Today I participated in one of the last races in the 66th Annual Swiftsure. I got a call Saturday evening from John and he asked me if I'd like to participate in the race. You can guess the answer. I was to meet the group down on the Inner Harbour at 9ish for a 10AM sailing. I was a bit worried just beacuse I didn't have a full grasp of all the boat's controls, but it turned out to be just fine. If I goofed a task, I really had no problem handing it off to someone more skilled, but tried to do as much as I could with limited expertise. I didn't want to lose us the race just for being ham handed, so I was just being a bit cautious. I hope to just go out and gybe the boat like 20 or 30 times just to get the rhythm down - an actual race isn't really a place for that.


I arrived at the Inner Harbour at about quarter to 9 and met the group: John, Seth and Carl. The two other crew looked experienced, and thankfully they were. The boat was rigged up and good to go, so I dropped all my gear off, John filled the outboard fuel tank and we motored out of the Inner Harbour at just after 9.


We passed a number of returning ships in the morning and I got to hear some of the histories on them as they folded up their high tech sails. John had a vague idea of where the race was starting, but called in to find that the start point had been moved at the last minute. It may have had something to do with the motorcycle rally going on on Clover Point. The start mark was dropped just off Brotchie Ledge and the course was set by VHF radio. Winds were moderately light this morning, so the race was effectively shortened from 20 miles to about 14, just so it wasn't really painful.


We played around with the sail configurations, tested our speeds in the current and then headed to the committee ship to await the start time. The countdowns came and we managed to get over the start line to watch two boats behind us make contact with one another. We realized we were in the middle of a pretty noisy pack and had to work to find our line. The course we took, however, was not getting us close to the others. The pack leaders began to pull away and we had to hunt for a new strategy.


We gybed out of the building flood current and got closer to shore where the current would be weaker. The wind was fading off as the weather system began to change around. John checked the wind patterns and decided Esquimalt was getting enough wind to power the boat up again. We made up a lot of lost distance taking that line, but then found ourselves calmed again and fighting toward the mark, using every single tweak we could to get the most out of the wind. It was about this time I left the spinnaker station and helped put more weight on the boat's side to get a more efficient heel angle.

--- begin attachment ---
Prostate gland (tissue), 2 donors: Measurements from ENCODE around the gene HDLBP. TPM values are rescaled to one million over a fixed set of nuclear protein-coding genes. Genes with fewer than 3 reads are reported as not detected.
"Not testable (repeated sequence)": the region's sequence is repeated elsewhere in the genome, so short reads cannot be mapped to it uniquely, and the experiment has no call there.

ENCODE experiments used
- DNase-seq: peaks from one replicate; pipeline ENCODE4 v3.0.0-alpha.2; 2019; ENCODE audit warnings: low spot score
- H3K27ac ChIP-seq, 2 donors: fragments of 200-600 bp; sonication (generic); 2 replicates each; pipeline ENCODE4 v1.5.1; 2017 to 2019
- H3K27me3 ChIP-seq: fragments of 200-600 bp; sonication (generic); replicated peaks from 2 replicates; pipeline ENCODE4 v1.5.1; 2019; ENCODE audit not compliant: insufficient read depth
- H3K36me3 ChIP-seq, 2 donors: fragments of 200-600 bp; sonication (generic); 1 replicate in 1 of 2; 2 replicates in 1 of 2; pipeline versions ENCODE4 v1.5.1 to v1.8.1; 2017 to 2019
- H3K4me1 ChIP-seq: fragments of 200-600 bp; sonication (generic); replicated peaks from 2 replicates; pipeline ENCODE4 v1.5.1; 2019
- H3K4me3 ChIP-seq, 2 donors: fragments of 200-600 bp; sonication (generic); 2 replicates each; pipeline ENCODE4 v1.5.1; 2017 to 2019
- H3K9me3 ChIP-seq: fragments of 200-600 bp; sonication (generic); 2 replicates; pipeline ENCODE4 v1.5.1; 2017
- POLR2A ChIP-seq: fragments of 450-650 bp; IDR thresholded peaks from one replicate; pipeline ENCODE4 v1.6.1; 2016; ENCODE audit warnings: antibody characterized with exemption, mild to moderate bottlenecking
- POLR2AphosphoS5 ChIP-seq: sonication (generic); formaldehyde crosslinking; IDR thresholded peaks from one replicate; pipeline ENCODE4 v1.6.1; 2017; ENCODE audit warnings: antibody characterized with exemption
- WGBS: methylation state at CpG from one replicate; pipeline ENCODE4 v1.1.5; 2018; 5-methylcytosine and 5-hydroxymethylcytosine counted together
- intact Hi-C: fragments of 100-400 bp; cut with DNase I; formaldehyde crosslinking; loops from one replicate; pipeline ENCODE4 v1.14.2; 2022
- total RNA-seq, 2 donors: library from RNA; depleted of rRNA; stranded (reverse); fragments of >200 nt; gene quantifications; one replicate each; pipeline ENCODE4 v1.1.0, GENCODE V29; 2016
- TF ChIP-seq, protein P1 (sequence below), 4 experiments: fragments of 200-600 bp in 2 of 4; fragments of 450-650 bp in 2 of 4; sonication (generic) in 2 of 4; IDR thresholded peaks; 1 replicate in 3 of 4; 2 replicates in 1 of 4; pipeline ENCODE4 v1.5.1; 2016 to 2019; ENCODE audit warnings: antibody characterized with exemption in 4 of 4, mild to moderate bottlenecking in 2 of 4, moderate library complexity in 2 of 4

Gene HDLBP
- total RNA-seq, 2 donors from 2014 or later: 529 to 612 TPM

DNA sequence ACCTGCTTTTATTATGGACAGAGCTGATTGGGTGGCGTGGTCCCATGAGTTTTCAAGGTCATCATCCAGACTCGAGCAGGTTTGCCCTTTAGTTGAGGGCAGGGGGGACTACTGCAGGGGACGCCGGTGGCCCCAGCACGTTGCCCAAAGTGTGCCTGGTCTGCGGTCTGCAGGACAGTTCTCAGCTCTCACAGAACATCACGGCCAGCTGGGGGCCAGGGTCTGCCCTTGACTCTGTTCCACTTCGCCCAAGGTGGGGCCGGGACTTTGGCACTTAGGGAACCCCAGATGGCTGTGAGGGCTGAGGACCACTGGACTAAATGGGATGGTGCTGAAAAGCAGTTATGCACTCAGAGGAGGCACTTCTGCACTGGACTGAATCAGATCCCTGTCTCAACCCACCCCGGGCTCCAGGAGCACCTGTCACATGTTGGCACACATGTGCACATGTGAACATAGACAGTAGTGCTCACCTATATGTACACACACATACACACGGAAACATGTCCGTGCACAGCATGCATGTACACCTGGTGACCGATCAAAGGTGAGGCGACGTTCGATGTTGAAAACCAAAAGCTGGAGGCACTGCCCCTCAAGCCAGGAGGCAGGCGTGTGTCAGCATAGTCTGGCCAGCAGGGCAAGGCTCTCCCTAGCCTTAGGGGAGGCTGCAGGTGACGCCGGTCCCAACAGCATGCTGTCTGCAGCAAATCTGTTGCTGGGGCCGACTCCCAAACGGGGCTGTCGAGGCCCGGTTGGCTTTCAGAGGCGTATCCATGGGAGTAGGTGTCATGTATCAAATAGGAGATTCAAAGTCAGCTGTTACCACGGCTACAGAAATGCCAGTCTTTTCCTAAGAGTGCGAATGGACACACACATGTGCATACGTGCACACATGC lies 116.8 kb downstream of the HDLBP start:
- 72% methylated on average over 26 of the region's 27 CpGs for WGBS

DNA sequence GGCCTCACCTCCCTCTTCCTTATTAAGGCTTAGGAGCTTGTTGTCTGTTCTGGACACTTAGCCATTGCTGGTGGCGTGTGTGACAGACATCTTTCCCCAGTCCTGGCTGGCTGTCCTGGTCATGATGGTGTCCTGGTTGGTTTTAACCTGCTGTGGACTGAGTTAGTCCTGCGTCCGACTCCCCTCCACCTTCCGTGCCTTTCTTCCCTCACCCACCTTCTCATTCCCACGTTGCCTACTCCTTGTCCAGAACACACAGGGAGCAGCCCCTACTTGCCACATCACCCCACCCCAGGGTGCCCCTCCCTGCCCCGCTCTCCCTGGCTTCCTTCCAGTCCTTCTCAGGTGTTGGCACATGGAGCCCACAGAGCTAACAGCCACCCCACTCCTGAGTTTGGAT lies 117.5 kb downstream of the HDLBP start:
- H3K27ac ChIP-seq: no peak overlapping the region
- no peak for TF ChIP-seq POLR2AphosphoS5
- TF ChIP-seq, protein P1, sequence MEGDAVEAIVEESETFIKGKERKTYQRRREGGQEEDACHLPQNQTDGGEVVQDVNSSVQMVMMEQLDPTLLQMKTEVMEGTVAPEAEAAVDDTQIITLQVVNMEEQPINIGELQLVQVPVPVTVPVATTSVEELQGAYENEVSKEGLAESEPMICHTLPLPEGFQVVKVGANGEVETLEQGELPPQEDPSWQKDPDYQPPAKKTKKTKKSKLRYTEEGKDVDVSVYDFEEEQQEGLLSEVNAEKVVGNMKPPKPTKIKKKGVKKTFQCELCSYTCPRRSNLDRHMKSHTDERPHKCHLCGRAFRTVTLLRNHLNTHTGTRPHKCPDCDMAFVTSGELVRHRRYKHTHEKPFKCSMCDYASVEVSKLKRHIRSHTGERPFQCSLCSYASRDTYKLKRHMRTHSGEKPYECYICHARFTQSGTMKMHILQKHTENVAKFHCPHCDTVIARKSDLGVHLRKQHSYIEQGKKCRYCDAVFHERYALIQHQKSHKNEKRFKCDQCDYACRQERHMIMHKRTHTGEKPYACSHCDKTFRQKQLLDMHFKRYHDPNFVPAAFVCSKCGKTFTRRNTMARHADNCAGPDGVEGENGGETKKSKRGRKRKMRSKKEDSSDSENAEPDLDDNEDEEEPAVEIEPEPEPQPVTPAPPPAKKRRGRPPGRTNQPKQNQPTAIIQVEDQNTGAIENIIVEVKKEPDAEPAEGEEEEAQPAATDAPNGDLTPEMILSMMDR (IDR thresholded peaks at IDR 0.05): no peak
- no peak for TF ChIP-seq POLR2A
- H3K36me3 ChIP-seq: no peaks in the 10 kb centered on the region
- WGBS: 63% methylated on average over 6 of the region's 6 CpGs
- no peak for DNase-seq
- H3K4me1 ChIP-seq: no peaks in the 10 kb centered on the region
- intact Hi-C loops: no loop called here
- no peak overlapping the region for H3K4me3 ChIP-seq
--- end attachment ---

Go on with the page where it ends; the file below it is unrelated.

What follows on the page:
The light air and mounting current was making things pretty slow and we inched toward the turn mark with just over a knot of speed. Some of the faster boats had a good lead on the rest of the racers. By the time we rounded the mark, our closes competition was a ways ahead, but we suddenly had an abundance of air! We took down the spinnaker and up went the 150 jib. We pulled into a close haul and began picking up some speed, again the fleet was in our sights, but John was pretty sure it was a bit late.


Trimming up the sails and a fresh breeze got us up to nearly 7 knots. The next turn was in view and coming up quick. The more we turned up the wind to compensate for the current, the slower the boat went. By the time we got to the mark, we were withing inches of the side of it. We pulled around the mark and were suddenly tailed by another boat in the race. We were neck and neck right up to the midway point between the mark and Ogden Point. With a bigger spinnaker, they were passing us ever so slowly.


The current was still pushing us slightly off course, so we basically got back to the finish line as fast as we could. As we passed the finish line, we got a canon for a signal. Taken aback, we all looked at each other wondering why. John was not happy with the rival winning the race, but I just told them to blame it all on the rookie. :) I learned a whole lot on the boat's controls, but definitely need more practice. The other crew did a great job and knew the game well. It's humbling to be with experienced company, but I picked up a whole lot of technique just by watching. John asked me how it went - I think you know my reaction to that one :DDD. (Very good, thumbs up and all that).

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